Among the highest performers, Verizon Communications led with 55 points; followed by EA and SAP with 54 points; Bravo, Intel, and Sony with 52 points, American Express with 51 points; and Discovery Channel, Microsoft, Sears, Whole Foods, and Sony with 50 points. 

Top-Performing Industries

Among the 16 industries in the study, the gaming and telecom industries were the two highest scoring (with 45 points each), followed closely by technology and consumer electronics (43 points). 

The retail and travel/hospitality industries tied for the most improved, each jumping nine points in average score.

About the data: The audit of 251 online branded communities among 92 US companies was conducted by ComBlu during the summer of 2011.

Posted in Brand Managment, Consumer Behavior, CRM with tags , , , , , , , , , , , , on November 30, 2011 by Consultant

Challenge the Status Quo! Take on a Dominant Market Player [Slide Show]

111118-01. Intro111118-02. 1. Establish your brand111118-03. 2. Build trust
111118-04. 3. Do something different111118-05. 4. Dive in111118-06. 5. Be patient
111118-01. Intro

We all learned on the playground in elementary school that it’s never a good idea to take on the big kid. That first physics lesson we learned—that larger objects push harder than smaller ones—reinforced that notion in our rapidly developing, dodgeball-obsessed minds.

But was that really an accurate lesson? After all, ordinary-sized David defeated giant-sized Goliath with nothing more than a pebble and a slingshot. So why can’t you? The answer is, You can! But to effectively beat the giant in your industry, you’ll need to focus on these five things.

111118-02. 1. Establish your brand

1. Establish your brand

As a startup, establishing your brand is the first and most important step in building a business. Coming in as a new player, you will encounter uncertainty about your brand from potential consumers who are unfamiliar with your name, products, quality, differentiation, etc. But you can use that to your advantage.

Humans have an innate curiosity and desire to explore. If you disagree, watch a young child be entertained for hours upon hours by ordinary objects, such as kitchen utensils or cell phones. Even though your target market has most likely grown out of playing with common objects for hours, that curiosity remains.

How can human curiosity benefit your brand? Draw on that human trait by positioning your business as something new and unique. Don’t give up all of your information up front; catch your targets’ interest and make them wonder. Their curiosity will take over and subconsciously motivate them to seek, search, and investigate, which will ultimately drive traffic to your website. Then, it’s your job to get them to stay.

So, how do you keep the market share you’ve gained?

111118-03. 2. Build trust

2. Build trust

Customers will not give you their money if they do not trust you. As a new company, you’ll have a hard time building trust via past buying experiences, because your target market has likely never before bought from you. So the next best way to build immediate trust is to identify with your customers on a personal level. Be transparent. As a small business, you actually have the advantage; you aren’t viewed as a faceless corporate monster. Use that advantage to develop closeness with your customers, and you can bet that they will multiply.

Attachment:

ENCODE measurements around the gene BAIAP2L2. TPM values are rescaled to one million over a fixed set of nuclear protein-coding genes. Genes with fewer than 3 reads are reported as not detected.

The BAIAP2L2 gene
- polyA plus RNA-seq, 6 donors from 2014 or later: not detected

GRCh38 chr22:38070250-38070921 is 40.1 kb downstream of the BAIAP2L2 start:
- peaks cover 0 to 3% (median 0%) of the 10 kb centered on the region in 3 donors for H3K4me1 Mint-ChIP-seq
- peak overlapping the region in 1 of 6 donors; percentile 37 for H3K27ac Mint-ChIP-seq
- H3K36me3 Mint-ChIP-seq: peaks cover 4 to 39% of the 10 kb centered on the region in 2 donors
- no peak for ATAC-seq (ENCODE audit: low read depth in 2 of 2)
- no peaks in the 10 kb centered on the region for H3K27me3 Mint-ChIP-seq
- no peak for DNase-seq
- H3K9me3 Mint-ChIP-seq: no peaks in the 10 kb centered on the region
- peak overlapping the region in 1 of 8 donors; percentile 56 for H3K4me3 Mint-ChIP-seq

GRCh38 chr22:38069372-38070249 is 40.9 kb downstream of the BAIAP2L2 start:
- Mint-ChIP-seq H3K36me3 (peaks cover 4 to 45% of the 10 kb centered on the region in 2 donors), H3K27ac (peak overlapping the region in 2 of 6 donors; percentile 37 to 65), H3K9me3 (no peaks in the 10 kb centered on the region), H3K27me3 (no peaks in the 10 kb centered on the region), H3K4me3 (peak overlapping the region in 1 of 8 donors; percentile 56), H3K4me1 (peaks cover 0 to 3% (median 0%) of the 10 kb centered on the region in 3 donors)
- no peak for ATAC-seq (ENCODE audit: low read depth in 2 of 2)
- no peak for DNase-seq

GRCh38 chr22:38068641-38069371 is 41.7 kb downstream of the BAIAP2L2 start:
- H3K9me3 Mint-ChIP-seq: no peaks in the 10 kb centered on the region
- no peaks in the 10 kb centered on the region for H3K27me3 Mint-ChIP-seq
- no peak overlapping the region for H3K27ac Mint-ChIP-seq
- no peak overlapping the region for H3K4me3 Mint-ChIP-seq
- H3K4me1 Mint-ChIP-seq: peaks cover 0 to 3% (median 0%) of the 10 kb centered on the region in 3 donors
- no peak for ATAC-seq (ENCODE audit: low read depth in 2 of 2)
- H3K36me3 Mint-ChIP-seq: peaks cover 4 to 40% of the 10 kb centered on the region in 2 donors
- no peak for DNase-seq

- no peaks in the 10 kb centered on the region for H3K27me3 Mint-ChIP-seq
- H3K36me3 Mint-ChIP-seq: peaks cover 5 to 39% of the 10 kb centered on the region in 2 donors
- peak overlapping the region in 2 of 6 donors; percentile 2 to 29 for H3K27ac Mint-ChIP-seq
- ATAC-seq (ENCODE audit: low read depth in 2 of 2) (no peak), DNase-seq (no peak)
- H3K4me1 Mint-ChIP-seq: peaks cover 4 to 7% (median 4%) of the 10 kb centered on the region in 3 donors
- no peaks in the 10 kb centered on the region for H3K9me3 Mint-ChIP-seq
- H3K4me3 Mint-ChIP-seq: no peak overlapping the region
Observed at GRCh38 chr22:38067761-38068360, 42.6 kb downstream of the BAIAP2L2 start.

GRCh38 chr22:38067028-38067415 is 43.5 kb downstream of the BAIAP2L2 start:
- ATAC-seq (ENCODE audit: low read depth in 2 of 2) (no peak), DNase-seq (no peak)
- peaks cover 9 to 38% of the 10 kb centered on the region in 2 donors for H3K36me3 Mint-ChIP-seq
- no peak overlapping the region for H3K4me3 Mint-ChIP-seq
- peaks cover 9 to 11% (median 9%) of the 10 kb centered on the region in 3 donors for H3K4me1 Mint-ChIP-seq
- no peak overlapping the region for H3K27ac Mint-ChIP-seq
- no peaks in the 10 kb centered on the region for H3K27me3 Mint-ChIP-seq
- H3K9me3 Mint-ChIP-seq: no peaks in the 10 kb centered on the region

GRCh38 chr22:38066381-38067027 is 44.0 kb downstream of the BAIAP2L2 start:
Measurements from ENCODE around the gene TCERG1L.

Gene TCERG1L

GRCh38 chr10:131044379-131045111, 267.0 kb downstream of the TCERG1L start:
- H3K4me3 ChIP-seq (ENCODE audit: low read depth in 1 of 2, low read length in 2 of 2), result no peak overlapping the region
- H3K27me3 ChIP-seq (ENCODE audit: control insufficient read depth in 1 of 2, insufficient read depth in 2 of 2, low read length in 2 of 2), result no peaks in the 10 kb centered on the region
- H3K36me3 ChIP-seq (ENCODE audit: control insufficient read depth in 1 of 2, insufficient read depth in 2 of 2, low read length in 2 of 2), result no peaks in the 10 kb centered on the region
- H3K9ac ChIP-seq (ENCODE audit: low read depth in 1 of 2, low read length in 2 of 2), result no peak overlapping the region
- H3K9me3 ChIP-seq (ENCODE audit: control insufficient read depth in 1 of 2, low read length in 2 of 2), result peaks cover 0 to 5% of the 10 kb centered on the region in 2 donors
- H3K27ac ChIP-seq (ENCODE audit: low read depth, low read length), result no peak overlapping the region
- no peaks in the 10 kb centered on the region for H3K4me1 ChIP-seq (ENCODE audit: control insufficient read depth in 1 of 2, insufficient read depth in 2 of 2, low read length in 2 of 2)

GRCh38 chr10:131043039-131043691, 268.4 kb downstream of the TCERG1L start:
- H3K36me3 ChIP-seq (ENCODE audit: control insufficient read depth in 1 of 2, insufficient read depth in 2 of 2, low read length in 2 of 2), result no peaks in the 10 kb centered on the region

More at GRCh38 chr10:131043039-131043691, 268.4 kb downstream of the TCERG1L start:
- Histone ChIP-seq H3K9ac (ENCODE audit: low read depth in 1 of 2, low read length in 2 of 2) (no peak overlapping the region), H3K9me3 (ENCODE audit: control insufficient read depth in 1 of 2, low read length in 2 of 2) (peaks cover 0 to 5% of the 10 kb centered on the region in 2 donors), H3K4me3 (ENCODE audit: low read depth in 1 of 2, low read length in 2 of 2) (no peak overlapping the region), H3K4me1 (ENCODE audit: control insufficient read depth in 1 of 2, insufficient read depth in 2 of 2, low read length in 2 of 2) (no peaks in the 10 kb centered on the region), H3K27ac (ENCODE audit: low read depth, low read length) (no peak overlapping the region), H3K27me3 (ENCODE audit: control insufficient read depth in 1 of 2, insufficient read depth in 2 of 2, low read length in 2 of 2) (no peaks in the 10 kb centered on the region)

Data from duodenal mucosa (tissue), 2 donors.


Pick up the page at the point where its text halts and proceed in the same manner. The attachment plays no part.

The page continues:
111118-04. 3. Do something different

3. Do something different

Whatever you do, don’t try to enter a market dominated by a major player by using the exact same business model as the Goliath. Customers’ brand loyalty to the “big kid” will quickly destroy your business. But finding a way to improve or diversify the market will create an avenue for you to compete.

For example, my company created a new pay-per-click (PPC) billing model that was completely unique in the automotive industry. Having a unique offering allowed us to quickly develop strong relationships with suppliers and create the critical mass necessary to start driving traffic (pun intended) to Netcars.com, our website.

But what if being different doesn’t work? Another benefit you have as a small, upcoming competitor is flexibility. Exxon Mobil might not be able to change its business model overnight, but Mom and Pop’s Convenience Store can. So listen to customer feedback, integrate it, and adapt.

111118-05. 4. Dive in

4. Dive in

We’ve all been in a situation where it was necessary to “test the water.” When I go to the pool, I dip my toe in first to see how cold the water is. But that’s not going to work in a market dominated by a major player.

When you dip your toe into a big pool, you hardly create ripples. On the other hand, doing a cannonball into the pool would create major waves all around you.

When taking on a major player, then, your goal is to disrupt the market—to do a cannonball into the market. So, make your entrance a massive push. Market like hell. Prepare for growth. Staff early. Get the right people on board, and then figure out where they fit into your business as the ripples grow.

After all, you get only one shot to launch.

111118-06. 5. Be patient

5. Be patient

Penetrating a concentrated market isn’t a game of Jenga. (In that game, pulling out one block could cause an entire tower to topple.) Instead, making an impact on the market is more of a marathon, not a sprint. Cheesy analogies aside, don’t expect to bring down the competition overnight.

Keep your brand consistent and unique, continue to innovate, and challenge the status quo. Time will bring results.

* * *